As temperatures climbed into the 60s Saturday afternoon, Lafayette's Kathleen and Michael Corcoran were busy stooping down... to pick up abandoned dog waste near the shores of Viele Lake at Harlow Platts Park in south Boulder.
The Corcorans were among 19 volunteers who gathered at the park to hoist pooper-scoopers and stretch plastic bags over their hands in an effort to clean up dogs' leavings at the park. The group, which also collected some wayward trash, nearly filled two 32-gallon trash bags with waste over two hours Saturday.
The event, organized by neighborhood resident Alexis Lee, was one of dozens of volunteer opportunities in Boulder County Saturday in conjunction with the National Day of Service, a movement launched by President Barack Obama's inaugural committee that included thousands of volunteers in all 50 states.
The Corcorans, of Lafayette, say they often do community service work through the Unity of Boulder Spiritual Center and elsewhere. They were alerted to various volunteer events via an email from the Inaugural committee.
"That is what we need to do as human beings is help each other," Kathleen Corcoran said of the couple's commitment to volunteering. "Even though we are seeing fit to help people who can't pick up after their own dog."
Event organizer Lee, 56, lives about a block away from Harlow Platts Park and said she has spent much time there after growing up nearby and attending Fairview High School. Part of her inspiration for launching the event was visiting the park around the holidays and seeing a large amount of dog droppings that had not been picked up -- made more obvious by freshly fallen snow.
Lee said Saturday that she could not have been more pleased with the volunteer response and turnout.
"When I stated I thought, 'Am I going to get anybody?'" she said. "But the confirmations kept coming in. This is awesome. I'm so excited."Another motivating factor for Lee, and many of the other volunteers Saturday, was a love of dogs.
Lee operates a foster rehabilitation program out of home in conjunction with the Humane Society of Boulder Valley, named Henry's Way Station. She takes in fearful dogs or dogs otherwise not well suited to stay at the shelter and cares for them until they are ready for adoption. Thirty-eight dogs have come through her home since August 2011, Lee said, and she is working on number 39, a Chihuahua with an amputated front right leg named Mushroom, available for adopting now on the Humane Society website.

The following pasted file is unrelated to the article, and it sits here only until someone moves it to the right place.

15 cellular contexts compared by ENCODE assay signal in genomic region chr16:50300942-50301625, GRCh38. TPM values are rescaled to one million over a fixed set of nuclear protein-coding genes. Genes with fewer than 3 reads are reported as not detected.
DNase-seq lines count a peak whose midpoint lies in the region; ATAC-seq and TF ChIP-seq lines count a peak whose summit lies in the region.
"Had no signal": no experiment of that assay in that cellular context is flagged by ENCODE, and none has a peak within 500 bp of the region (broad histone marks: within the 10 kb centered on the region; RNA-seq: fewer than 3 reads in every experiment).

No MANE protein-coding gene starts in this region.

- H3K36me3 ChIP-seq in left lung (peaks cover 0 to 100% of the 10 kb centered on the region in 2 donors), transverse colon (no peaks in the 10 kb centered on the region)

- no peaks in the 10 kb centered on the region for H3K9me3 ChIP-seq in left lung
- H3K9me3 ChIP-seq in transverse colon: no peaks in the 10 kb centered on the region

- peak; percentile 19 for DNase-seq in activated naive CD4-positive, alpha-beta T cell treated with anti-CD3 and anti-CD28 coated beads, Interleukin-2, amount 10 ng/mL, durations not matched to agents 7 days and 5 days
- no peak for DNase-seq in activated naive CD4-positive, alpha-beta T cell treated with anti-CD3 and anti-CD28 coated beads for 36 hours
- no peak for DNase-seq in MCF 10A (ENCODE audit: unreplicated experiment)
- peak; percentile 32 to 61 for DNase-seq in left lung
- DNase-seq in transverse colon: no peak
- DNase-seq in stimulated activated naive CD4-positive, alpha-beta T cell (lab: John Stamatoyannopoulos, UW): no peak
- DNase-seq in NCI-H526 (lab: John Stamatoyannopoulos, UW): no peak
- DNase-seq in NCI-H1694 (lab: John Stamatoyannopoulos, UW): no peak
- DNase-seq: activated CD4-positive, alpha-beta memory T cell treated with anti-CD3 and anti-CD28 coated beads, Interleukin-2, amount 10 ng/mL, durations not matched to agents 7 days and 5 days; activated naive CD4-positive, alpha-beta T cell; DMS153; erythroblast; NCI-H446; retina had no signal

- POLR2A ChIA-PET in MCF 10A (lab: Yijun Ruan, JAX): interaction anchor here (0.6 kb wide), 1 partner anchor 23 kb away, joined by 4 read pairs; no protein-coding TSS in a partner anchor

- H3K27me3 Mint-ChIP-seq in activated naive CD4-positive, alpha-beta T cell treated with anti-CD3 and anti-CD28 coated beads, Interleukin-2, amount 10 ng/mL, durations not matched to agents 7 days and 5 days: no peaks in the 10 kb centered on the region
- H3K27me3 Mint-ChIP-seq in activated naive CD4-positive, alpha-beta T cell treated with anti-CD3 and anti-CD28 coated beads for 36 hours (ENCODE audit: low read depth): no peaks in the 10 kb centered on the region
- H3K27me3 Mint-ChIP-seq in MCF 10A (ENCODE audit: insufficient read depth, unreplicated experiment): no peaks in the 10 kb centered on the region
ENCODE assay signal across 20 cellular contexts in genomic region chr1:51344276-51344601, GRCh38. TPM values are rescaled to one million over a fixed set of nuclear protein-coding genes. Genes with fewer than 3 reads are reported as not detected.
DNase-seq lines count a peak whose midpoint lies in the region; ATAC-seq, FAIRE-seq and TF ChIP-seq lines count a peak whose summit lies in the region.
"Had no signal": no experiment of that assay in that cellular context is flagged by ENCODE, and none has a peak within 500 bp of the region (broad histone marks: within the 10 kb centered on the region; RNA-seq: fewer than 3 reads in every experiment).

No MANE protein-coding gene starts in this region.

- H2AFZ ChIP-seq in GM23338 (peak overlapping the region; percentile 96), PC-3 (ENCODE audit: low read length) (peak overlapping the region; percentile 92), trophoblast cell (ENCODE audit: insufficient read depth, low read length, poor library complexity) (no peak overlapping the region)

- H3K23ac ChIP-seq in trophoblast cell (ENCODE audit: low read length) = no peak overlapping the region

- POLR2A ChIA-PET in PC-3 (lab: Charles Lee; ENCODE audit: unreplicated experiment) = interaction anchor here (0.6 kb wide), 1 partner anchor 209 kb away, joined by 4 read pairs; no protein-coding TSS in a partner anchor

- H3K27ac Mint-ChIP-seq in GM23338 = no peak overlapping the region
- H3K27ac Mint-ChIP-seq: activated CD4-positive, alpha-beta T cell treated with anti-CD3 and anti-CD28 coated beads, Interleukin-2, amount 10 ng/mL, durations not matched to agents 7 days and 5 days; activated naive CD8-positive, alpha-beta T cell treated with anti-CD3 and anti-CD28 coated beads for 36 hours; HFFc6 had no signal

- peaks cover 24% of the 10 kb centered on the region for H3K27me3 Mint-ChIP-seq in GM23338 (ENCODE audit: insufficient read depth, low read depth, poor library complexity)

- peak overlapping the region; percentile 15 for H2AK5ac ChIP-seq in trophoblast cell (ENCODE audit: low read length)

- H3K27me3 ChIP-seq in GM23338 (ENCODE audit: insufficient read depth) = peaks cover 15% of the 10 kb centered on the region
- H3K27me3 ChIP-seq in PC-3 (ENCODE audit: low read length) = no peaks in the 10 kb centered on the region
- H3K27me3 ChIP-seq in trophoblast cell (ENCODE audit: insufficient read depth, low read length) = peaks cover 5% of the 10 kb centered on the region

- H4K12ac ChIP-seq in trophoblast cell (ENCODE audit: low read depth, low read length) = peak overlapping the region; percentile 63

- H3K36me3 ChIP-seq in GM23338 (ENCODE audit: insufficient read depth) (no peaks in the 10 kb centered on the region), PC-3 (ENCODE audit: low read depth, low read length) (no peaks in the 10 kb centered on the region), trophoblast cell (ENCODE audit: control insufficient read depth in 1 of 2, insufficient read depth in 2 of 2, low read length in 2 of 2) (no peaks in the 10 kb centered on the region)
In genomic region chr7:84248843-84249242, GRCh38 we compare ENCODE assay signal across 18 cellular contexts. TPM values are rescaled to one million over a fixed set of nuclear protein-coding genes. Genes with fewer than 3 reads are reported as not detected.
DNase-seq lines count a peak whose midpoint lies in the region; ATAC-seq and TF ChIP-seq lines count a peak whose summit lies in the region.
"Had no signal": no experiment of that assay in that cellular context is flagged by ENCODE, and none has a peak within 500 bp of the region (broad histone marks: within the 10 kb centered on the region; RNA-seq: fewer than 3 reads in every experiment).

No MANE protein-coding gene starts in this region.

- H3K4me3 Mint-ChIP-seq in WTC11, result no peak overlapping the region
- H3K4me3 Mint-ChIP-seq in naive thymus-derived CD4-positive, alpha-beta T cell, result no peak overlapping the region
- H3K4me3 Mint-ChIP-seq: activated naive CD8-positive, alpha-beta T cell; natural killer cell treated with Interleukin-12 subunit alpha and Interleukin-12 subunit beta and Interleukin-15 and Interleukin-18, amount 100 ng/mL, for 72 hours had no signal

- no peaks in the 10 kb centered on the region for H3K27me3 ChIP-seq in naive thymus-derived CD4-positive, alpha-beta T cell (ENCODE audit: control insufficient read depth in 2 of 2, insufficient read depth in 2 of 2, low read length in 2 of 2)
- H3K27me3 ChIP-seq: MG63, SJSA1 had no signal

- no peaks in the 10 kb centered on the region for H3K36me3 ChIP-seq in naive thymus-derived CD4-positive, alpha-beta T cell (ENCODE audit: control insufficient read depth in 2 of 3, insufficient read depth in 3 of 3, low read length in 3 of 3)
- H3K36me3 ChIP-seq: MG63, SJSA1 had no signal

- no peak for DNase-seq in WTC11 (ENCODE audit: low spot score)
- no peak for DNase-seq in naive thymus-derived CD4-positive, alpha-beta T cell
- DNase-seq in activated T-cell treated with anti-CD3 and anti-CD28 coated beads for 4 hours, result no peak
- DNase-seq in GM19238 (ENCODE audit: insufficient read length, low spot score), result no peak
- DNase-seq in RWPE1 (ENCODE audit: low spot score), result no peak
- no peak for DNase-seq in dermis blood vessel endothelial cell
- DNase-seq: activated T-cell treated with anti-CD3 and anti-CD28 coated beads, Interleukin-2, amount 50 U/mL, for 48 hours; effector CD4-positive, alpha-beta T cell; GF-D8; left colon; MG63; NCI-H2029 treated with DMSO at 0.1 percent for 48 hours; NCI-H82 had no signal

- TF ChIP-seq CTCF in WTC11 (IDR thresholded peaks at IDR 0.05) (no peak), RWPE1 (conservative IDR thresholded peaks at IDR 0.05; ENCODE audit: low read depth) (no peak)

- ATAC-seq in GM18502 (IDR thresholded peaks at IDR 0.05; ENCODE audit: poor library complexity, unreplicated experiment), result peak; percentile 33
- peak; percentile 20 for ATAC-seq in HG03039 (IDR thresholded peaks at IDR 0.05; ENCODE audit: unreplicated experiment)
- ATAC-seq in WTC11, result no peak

"It's a beautiful park, and for me it's important for the waste to be picked up because it is a health risk for other dogs," Lee said.
She noted the cleanup event was also the right thing to do, to show respect to the families with young children and other users of the park.
Lee cleared Saturday's cleanup event with Boulder Parks and Recreation and received support from the Boulder Police Department's animal control section.
Three animal control officers stopped by the park to help with the cleanup efforts, including Office Teri Hamilton.
"I think it's fantastic," Hamilton said of the volunteer work. "It's the worst thing when people can't pick up after their pets. It's a simple responsibility and it's a health hazard for people and other animals."
Hamilton noted that certain bacteria like Clostridium, known to cause diarrhea in dogs, may be transferred if one animal even smells the waste of another already carrying it.
Mike Walton and his wife Gina Iannelli helped out Saturday after learning about the event on the National Day of Service website.
"I just thought the forecast looked good so it'd be a good day to be outside doing something for the parks," Walton said.
Last summer the couple had to put down their Border collie, Tango, after 15 years. Walton said he and Iannelli's love of dogs also motivated them to volunteer.
"We are definitely dog lovers, even if we have to pick up after them," he said and he scooped another pile of waste into a plastic bag. "This is part of my skill set."
Other Boulder-area volunteer events that were part of the National Day of Service included a moving day at ALLY Youth Services.
The organization, dedicated to aiding homeless and at-risk youth ages 24 and under, recently lost its lease at the First Baptist Church located at the corner of 13th and Pine Streets in downtown Boulder.
Beginning at 10 a.m. Saturday, about 25 volunteers stopped by ALLY's former home to help the nonprofit's staff pack up clothing, food, toiletries and other items and either take them to a storage facility or drop them off as donations at other area support organizations, according to ALLY Executive Director Anna Pirone.
"It was a huge help," Pirone said. "It was done in a couple of hours and it could have taken us all day."
Contact Camera Staff Writer Joe Rubino at 303-473-1328 or email@example.com.